Forward Operating Base Torkham, in Nangahar Province, Afghanistan (army.mil)
Reading over the text of Trump’s Afghanistan speech, I was struck by his easy acceptance of the conventional hawkish view that withdrawal from Iraq in 2011 was a mistake that shouldn’t be repeated elsewhere:
And, as we know, in 2011, America hastily and mistakenly withdrew from Iraq. As a result, our hard-won gains slipped back into the hands of terrorist enemies. Our soldiers watched as cities they had fought for, and bled to liberate, and won, were occupied by a terrorist group called ISIS. The vacuum we created by leaving too soon gave safe haven for ISIS to spread, to grow, recruit, and launch attacks. We cannot repeat in Afghanistan the mistake our leaders made in Iraq.
This convenient bit of revisionism omits several important things. First, most Iraqis didn’t want a continued U.S. presence in Iraq. Second, the U.S. could not secure a new Stats of Forces Agreement that gave American forces legal immunity, and it was politically impossible for Iraqi leaders to agree to such a condition after eight years of occupation. Finally, a U.S. residual force would not have been enough to stop any of the things that happened in the years that followed, and their presence would have very likely triggered a new insurgency against them. Withdrawing from Iraq wasn’t a mistake. It was a necessary first step in extricating the U.S. from its entanglements in the region.
Unless the U.S. intends to make Afghanistan its permanent ward and wishes to be at war there forever, there is no compelling reason for a continued American military presence. Nothing in Trump’s speech provided such a reason. He embraced the sunk cost fallacy (“our nation must seek an honorable and enduring outcome worthy of the tremendous sacrifices that have been made”), and ignored that throwing away more lives on a failed war is far worse than cutting our losses. He indulged the safe haven myth, according to which the U.S. must police countries on the other side of the earth without end for fear that they might give shelter to terrorists if we do not. These are all very familiar and cliched assumptions by now, and they are wrong. We can’t rationally weigh costs and benefits of a war that can’t end unless it somehow redeems the losses already suffered, and Afghanistan is never going to be made secure enough at an acceptable cost to eliminate the possibility that some part of its territory might play host to jihadists. Trump calls his approach “principled realism,” but as usual it is neither principled nor realist.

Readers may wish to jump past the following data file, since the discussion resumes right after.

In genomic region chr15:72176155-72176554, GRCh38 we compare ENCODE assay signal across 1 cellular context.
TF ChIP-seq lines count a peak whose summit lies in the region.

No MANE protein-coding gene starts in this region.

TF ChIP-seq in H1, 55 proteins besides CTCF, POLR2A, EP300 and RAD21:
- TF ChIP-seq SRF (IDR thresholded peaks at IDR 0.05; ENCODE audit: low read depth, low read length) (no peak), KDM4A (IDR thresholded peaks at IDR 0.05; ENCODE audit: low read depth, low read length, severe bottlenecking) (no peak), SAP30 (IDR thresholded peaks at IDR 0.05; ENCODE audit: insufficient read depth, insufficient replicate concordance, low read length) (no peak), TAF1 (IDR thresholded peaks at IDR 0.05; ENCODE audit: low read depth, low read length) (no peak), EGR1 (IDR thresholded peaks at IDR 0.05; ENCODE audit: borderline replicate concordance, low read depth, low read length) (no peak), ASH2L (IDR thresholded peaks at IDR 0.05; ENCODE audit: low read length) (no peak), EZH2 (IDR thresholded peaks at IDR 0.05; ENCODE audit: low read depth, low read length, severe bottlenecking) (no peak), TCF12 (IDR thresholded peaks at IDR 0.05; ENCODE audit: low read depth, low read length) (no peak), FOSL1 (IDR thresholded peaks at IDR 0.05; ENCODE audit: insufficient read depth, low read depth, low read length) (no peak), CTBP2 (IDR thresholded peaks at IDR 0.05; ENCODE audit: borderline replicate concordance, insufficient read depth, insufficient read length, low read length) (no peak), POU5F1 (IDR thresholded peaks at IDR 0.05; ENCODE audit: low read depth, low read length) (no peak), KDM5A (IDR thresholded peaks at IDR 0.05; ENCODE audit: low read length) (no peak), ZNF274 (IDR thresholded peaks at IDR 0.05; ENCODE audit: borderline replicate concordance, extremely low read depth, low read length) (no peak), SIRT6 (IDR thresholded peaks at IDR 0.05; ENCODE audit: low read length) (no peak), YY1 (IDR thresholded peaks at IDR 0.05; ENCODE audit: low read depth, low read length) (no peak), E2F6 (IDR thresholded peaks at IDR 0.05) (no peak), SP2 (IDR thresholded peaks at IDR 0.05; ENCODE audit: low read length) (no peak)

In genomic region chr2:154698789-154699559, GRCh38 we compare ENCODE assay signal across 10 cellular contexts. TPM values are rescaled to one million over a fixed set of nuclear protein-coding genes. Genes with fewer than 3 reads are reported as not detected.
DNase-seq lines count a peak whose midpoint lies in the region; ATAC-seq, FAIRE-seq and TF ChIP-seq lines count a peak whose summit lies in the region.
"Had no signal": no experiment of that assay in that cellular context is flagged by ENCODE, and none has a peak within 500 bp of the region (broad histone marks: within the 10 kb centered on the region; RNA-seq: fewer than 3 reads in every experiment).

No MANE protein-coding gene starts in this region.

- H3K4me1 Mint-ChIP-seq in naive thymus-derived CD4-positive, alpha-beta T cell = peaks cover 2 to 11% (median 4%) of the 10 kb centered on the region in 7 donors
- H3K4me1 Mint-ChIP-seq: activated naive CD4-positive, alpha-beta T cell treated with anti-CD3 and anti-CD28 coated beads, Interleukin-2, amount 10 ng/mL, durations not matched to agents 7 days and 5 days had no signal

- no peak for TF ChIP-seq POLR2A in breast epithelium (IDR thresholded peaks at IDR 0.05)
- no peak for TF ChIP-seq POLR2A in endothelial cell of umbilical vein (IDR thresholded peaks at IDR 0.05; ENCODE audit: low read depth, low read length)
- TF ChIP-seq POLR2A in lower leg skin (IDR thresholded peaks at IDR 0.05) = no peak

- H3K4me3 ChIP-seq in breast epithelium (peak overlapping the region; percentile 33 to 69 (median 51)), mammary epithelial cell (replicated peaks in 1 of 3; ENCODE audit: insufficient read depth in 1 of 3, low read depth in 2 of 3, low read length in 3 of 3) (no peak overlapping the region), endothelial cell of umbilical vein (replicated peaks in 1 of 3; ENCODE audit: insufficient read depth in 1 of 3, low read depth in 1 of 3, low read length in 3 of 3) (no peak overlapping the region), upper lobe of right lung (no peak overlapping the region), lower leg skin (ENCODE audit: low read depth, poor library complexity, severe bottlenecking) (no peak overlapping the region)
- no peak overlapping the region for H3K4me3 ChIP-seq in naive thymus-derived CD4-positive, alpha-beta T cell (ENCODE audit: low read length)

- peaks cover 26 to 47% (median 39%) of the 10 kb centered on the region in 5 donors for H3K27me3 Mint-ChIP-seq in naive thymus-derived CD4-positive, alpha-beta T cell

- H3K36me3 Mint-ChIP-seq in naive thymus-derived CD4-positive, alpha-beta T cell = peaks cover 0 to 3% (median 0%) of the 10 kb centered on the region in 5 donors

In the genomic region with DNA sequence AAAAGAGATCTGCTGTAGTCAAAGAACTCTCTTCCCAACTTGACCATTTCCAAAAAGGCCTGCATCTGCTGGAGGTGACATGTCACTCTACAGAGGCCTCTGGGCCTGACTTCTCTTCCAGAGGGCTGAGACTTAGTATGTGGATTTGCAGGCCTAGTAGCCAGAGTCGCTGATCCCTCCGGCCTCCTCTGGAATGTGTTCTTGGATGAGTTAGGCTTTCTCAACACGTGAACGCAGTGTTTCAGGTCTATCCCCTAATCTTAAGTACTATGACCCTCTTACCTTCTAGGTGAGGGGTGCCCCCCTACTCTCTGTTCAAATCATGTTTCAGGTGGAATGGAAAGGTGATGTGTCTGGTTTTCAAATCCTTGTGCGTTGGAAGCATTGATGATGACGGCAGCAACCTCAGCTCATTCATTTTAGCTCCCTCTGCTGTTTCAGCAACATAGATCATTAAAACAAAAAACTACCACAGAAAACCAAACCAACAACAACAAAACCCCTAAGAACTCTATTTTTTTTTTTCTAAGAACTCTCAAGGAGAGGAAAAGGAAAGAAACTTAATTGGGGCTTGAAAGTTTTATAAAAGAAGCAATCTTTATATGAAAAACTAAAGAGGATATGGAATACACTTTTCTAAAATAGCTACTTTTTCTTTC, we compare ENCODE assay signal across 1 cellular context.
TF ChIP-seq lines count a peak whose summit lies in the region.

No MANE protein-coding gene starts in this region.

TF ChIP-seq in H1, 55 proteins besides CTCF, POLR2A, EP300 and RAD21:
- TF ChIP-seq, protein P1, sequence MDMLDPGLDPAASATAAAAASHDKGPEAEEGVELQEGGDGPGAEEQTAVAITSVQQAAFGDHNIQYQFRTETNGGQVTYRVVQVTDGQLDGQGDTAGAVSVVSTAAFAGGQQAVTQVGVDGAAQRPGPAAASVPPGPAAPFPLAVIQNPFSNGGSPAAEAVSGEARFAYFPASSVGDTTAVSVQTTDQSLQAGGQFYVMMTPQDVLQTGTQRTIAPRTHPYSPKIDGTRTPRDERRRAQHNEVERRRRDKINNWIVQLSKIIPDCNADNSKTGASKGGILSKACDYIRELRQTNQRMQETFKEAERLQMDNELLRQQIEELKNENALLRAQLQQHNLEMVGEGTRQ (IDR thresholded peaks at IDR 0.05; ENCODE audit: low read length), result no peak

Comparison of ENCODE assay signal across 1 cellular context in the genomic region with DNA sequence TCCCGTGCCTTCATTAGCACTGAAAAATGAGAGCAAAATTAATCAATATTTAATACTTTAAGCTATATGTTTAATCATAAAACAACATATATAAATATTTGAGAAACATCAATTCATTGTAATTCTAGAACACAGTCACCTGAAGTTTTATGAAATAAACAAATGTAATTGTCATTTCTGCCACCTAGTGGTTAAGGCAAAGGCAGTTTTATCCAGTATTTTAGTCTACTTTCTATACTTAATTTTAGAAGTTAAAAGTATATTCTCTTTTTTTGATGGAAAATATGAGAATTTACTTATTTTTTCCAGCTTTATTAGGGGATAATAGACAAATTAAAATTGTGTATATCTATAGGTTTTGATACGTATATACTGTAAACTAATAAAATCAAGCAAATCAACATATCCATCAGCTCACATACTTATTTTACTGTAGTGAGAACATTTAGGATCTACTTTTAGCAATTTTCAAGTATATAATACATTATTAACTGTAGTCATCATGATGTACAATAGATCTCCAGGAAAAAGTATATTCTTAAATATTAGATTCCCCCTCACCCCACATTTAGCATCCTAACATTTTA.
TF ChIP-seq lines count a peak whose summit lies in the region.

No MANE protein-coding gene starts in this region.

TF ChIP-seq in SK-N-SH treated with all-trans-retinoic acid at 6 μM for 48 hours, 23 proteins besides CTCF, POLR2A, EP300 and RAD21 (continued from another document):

Trump defined the mission as “killing terrorists,” which practically guarantees that more terrorists will be created in the process and ensures that the mission will never end. There have been higher numbers of civilian casualties in Iraq and Syria since Trump took office, and Trump’s statement that he “lifted restrictions the previous administration placed on our warfighters” promises that the same will happen in Afghanistan. He also made a rather alarming statement, saying “that no place is beyond the reach of American might and Americans arms.” That reflects a potentially very dangerous contempt for the sovereignty of other states that could easily blow up in our faces.
Trump typically dressed up his lack of a discernible strategy as a cunning ruse: “America’s enemies must never know our plans or believe they can wait us out.” Of course, people living in their own part of the world can always “wait us out.” It is the height of hubris and stupidity to think we can outlast them. His assertion that the U.S. will integrate “all instruments of American power — diplomatic, economic, and military — toward a successful outcome” isn’t credible when his administration is presiding over the gutting and wrecking of the State Department.
Trump defined victory as “attacking our enemies, obliterating ISIS, crushing al-Qaeda, preventing the Taliban from taking over Afghanistan, and stopping mass terror attacks against America before they emerge.” Based on this definition, victory is not possible at an acceptable cost. The preoccupation with “winning” an unwinnable war just dooms the U.S. to fight there for decades to come. If we can’t admit failure after sixteen years of it, when will we?